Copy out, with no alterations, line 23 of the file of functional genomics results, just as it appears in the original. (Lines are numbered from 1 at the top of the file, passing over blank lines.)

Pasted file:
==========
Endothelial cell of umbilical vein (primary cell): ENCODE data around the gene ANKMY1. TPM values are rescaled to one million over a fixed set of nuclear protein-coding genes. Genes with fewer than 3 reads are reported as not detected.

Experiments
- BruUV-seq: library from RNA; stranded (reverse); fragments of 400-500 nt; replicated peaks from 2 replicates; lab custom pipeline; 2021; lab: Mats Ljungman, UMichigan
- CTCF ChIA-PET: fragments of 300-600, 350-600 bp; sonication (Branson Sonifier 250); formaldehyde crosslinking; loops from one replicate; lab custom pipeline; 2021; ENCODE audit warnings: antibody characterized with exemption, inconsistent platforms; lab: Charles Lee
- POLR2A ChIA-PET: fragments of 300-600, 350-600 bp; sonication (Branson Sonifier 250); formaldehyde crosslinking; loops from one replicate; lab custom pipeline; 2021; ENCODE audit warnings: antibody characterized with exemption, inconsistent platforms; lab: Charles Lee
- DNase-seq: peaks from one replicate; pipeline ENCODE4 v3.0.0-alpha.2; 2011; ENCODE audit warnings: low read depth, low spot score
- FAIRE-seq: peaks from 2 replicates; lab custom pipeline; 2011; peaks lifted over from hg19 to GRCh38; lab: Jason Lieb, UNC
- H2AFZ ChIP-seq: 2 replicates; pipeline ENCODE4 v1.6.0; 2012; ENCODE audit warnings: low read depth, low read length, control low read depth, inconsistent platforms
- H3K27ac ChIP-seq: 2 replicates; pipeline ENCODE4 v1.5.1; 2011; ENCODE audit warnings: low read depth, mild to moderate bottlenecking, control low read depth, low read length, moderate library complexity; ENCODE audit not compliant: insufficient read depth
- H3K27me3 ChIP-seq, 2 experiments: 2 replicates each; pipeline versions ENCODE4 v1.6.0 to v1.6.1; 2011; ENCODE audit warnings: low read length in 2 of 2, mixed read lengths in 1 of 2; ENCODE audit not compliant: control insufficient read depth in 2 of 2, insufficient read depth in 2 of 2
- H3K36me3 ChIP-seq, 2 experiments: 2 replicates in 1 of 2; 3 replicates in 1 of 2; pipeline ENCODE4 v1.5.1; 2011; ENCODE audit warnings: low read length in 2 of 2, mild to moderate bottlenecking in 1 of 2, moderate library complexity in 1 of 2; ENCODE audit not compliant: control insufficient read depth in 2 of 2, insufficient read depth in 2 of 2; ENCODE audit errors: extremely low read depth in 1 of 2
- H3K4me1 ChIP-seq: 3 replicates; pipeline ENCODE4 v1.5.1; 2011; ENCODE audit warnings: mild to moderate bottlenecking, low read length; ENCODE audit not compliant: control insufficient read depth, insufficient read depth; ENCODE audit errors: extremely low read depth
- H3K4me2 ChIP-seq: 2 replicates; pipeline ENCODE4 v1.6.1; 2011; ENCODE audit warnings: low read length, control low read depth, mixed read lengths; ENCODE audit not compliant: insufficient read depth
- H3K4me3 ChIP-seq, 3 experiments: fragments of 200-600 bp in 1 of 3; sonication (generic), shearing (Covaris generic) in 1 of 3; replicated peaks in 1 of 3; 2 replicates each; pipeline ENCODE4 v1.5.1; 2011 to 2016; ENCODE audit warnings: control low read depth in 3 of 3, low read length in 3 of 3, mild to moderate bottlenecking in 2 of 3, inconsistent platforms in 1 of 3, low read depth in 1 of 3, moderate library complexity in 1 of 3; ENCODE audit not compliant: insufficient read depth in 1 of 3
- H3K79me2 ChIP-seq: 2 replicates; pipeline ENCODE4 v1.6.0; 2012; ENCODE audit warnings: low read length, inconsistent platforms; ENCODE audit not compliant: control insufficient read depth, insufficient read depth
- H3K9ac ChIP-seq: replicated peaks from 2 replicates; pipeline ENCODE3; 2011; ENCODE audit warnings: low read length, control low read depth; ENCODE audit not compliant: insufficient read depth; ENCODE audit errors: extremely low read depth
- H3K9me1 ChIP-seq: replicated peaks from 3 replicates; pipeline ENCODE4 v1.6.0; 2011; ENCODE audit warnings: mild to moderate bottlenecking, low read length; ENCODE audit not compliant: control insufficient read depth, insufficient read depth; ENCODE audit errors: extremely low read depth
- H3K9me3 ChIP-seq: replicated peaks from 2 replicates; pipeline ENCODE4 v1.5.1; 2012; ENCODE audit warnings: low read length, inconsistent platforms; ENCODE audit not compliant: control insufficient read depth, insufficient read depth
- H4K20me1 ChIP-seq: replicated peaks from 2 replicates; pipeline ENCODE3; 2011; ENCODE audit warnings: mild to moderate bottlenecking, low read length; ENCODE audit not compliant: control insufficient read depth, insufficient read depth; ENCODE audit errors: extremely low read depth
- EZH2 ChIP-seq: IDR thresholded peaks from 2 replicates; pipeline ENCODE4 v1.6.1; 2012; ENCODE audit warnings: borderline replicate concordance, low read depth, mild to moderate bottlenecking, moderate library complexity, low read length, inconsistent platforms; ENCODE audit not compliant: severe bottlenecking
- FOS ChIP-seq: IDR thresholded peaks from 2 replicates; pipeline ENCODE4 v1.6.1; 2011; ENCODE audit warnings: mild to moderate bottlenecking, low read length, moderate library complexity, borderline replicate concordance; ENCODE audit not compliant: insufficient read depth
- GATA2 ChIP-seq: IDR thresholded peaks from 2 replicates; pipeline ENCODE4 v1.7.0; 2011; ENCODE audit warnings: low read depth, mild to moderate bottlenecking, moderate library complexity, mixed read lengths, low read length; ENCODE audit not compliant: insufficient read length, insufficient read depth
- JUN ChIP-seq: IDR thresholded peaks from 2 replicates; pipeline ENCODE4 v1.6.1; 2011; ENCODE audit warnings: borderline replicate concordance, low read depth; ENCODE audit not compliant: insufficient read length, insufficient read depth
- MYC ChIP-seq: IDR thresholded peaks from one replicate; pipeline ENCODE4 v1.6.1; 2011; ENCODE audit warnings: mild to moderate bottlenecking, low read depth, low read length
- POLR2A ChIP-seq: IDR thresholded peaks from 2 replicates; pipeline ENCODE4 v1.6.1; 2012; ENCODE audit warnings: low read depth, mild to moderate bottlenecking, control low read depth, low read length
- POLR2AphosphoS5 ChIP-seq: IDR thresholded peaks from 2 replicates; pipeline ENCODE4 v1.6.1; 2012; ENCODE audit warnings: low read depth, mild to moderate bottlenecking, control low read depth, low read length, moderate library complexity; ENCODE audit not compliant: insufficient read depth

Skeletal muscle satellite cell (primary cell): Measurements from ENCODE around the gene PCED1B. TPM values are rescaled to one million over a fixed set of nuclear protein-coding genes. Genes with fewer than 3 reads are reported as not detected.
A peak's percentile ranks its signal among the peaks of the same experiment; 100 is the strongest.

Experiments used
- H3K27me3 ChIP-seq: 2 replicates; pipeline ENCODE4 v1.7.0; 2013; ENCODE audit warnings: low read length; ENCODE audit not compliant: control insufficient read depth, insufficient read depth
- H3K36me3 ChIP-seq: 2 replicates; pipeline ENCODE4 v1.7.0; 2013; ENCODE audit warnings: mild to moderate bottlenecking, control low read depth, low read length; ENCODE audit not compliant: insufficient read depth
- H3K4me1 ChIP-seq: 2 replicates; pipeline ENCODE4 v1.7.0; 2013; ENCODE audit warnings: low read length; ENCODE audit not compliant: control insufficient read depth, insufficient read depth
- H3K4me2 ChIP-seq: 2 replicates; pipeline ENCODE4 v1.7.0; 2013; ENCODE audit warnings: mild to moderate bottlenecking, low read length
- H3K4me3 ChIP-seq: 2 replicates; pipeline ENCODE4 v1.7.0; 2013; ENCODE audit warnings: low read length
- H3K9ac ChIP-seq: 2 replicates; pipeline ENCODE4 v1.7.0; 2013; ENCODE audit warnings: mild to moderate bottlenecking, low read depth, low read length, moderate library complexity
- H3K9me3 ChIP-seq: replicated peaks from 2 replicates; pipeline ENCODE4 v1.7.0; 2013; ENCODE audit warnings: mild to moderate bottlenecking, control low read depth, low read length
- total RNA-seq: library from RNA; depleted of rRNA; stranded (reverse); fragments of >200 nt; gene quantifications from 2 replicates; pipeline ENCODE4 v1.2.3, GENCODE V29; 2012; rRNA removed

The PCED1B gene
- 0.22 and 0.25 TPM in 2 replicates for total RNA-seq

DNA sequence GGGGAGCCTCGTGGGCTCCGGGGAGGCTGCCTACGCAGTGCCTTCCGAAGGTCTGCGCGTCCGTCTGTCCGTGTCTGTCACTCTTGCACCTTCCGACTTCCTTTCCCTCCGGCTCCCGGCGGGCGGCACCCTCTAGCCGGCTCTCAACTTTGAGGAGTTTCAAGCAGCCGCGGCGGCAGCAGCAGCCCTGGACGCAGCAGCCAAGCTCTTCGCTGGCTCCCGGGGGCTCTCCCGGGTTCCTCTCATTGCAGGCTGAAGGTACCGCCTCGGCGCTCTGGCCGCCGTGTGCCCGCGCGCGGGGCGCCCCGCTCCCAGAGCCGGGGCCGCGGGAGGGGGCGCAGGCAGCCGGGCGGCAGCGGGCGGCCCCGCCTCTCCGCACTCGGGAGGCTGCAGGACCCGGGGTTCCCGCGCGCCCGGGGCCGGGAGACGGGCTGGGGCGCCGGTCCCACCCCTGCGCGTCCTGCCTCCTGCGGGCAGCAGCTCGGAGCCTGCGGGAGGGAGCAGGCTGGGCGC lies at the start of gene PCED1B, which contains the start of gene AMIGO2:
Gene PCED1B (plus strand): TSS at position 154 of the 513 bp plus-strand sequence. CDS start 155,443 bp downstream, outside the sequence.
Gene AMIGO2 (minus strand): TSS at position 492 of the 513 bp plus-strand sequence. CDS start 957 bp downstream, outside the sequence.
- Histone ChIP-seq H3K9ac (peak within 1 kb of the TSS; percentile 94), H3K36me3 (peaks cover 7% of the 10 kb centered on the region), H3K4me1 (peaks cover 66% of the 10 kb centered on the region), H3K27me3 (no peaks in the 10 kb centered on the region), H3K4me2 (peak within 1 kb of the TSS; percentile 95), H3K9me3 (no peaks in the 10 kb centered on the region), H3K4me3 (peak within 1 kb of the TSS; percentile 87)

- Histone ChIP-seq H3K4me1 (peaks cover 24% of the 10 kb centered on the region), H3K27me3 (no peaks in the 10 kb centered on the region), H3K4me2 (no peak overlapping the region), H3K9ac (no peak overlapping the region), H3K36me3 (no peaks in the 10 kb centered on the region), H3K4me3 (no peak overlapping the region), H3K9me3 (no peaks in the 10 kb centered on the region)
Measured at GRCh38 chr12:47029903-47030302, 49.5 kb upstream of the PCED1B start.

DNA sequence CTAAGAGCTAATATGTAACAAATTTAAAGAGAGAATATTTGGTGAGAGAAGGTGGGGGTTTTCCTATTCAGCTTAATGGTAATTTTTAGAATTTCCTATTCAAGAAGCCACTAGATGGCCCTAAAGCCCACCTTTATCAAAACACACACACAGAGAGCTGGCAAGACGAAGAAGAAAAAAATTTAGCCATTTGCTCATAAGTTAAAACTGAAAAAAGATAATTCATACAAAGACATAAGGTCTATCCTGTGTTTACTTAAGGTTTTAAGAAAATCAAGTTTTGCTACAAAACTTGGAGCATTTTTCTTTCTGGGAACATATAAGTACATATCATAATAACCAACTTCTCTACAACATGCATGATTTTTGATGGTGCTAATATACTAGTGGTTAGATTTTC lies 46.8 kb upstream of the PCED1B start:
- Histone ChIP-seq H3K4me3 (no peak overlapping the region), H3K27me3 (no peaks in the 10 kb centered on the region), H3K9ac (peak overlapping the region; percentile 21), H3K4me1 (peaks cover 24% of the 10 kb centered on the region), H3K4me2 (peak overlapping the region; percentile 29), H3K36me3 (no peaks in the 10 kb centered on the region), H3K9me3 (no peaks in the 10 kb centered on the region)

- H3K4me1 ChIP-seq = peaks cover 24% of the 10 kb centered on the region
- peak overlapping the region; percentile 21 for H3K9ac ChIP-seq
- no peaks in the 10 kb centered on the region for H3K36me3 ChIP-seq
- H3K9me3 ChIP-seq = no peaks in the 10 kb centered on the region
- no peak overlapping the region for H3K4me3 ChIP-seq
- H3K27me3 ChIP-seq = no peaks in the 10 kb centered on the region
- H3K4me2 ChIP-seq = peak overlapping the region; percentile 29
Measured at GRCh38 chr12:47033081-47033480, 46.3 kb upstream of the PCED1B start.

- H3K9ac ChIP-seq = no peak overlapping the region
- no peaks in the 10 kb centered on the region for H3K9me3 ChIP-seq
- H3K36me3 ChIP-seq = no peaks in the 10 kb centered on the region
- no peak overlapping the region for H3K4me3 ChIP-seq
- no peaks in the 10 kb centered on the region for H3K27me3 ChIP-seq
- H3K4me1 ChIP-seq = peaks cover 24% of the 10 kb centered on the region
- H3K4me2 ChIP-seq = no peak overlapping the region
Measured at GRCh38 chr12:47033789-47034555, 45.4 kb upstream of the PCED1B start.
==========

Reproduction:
- JUN ChIP-seq: IDR thresholded peaks from 2 replicates; pipeline ENCODE4 v1.6.1; 2011; ENCODE audit warnings: borderline replicate concordance, low read depth; ENCODE audit not compliant: insufficient read length, insufficient read depth